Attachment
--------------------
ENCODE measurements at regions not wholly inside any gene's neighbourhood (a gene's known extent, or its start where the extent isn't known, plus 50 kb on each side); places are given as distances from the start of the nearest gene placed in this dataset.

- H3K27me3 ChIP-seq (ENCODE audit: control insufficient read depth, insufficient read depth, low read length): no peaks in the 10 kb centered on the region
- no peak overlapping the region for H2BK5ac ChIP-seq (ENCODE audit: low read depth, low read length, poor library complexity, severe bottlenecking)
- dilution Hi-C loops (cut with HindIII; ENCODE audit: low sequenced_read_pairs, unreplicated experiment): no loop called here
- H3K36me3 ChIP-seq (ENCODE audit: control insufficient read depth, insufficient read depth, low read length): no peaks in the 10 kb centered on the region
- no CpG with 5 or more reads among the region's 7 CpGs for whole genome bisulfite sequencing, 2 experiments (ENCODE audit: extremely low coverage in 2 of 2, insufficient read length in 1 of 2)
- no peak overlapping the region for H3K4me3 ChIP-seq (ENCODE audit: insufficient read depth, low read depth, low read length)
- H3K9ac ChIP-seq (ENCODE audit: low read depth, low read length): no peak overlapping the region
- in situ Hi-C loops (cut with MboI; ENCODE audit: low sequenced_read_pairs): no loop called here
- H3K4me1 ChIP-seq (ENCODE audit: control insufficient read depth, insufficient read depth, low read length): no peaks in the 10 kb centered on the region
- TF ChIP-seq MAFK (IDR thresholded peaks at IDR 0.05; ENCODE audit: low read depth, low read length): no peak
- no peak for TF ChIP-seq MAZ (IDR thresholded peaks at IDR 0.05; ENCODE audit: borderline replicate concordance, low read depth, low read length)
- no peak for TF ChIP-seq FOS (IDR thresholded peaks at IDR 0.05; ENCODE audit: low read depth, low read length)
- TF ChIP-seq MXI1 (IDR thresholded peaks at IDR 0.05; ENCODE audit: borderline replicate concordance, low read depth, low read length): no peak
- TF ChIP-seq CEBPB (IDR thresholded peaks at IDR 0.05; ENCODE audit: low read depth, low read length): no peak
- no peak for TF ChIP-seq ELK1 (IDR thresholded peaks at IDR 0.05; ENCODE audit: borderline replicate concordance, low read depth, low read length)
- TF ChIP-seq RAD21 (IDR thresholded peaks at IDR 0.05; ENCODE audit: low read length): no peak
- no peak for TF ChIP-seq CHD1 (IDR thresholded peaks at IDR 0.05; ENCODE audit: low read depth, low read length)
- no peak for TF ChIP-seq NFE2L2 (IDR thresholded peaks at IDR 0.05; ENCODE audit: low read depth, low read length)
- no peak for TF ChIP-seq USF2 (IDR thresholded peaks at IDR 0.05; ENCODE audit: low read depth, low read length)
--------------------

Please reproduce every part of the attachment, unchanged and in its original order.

ENCODE measurements at regions not wholly inside any gene's neighbourhood (a gene's known extent, or its start where the extent isn't known, plus 50 kb on each side); places are given as distances from the start of the nearest gene placed in this dataset.

- H3K27me3 ChIP-seq (ENCODE audit: control insufficient read depth, insufficient read depth, low read length): no peaks in the 10 kb centered on the region
- no peak overlapping the region for H2BK5ac ChIP-seq (ENCODE audit: low read depth, low read length, poor library complexity, severe bottlenecking)
- dilution Hi-C loops (cut with HindIII; ENCODE audit: low sequenced_read_pairs, unreplicated experiment): no loop called here
- H3K36me3 ChIP-seq (ENCODE audit: control insufficient read depth, insufficient read depth, low read length): no peaks in the 10 kb centered on the region
- no CpG with 5 or more reads among the region's 7 CpGs for whole genome bisulfite sequencing, 2 experiments (ENCODE audit: extremely low coverage in 2 of 2, insufficient read length in 1 of 2)
- no peak overlapping the region for H3K4me3 ChIP-seq (ENCODE audit: insufficient read depth, low read depth, low read length)
- H3K9ac ChIP-seq (ENCODE audit: low read depth, low read length): no peak overlapping the region
- in situ Hi-C loops (cut with MboI; ENCODE audit: low sequenced_read_pairs): no loop called here
- H3K4me1 ChIP-seq (ENCODE audit: control insufficient read depth, insufficient read depth, low read length): no peaks in the 10 kb centered on the region
- TF ChIP-seq MAFK (IDR thresholded peaks at IDR 0.05; ENCODE audit: low read depth, low read length): no peak
- no peak for TF ChIP-seq MAZ (IDR thresholded peaks at IDR 0.05; ENCODE audit: borderline replicate concordance, low read depth, low read length)
- no peak for TF ChIP-seq FOS (IDR thresholded peaks at IDR 0.05; ENCODE audit: low read depth, low read length)
- TF ChIP-seq MXI1 (IDR thresholded peaks at IDR 0.05; ENCODE audit: borderline replicate concordance, low read depth, low read length): no peak
- TF ChIP-seq CEBPB (IDR thresholded peaks at IDR 0.05; ENCODE audit: low read depth, low read length): no peak
- no peak for TF ChIP-seq ELK1 (IDR thresholded peaks at IDR 0.05; ENCODE audit: borderline replicate concordance, low read depth, low read length)
- TF ChIP-seq RAD21 (IDR thresholded peaks at IDR 0.05; ENCODE audit: low read length): no peak
- no peak for TF ChIP-seq CHD1 (IDR thresholded peaks at IDR 0.05; ENCODE audit: low read depth, low read length)
- no peak for TF ChIP-seq NFE2L2 (IDR thresholded peaks at IDR 0.05; ENCODE audit: low read depth, low read length)
- no peak for TF ChIP-seq USF2 (IDR thresholded peaks at IDR 0.05; ENCODE audit: low read depth, low read length)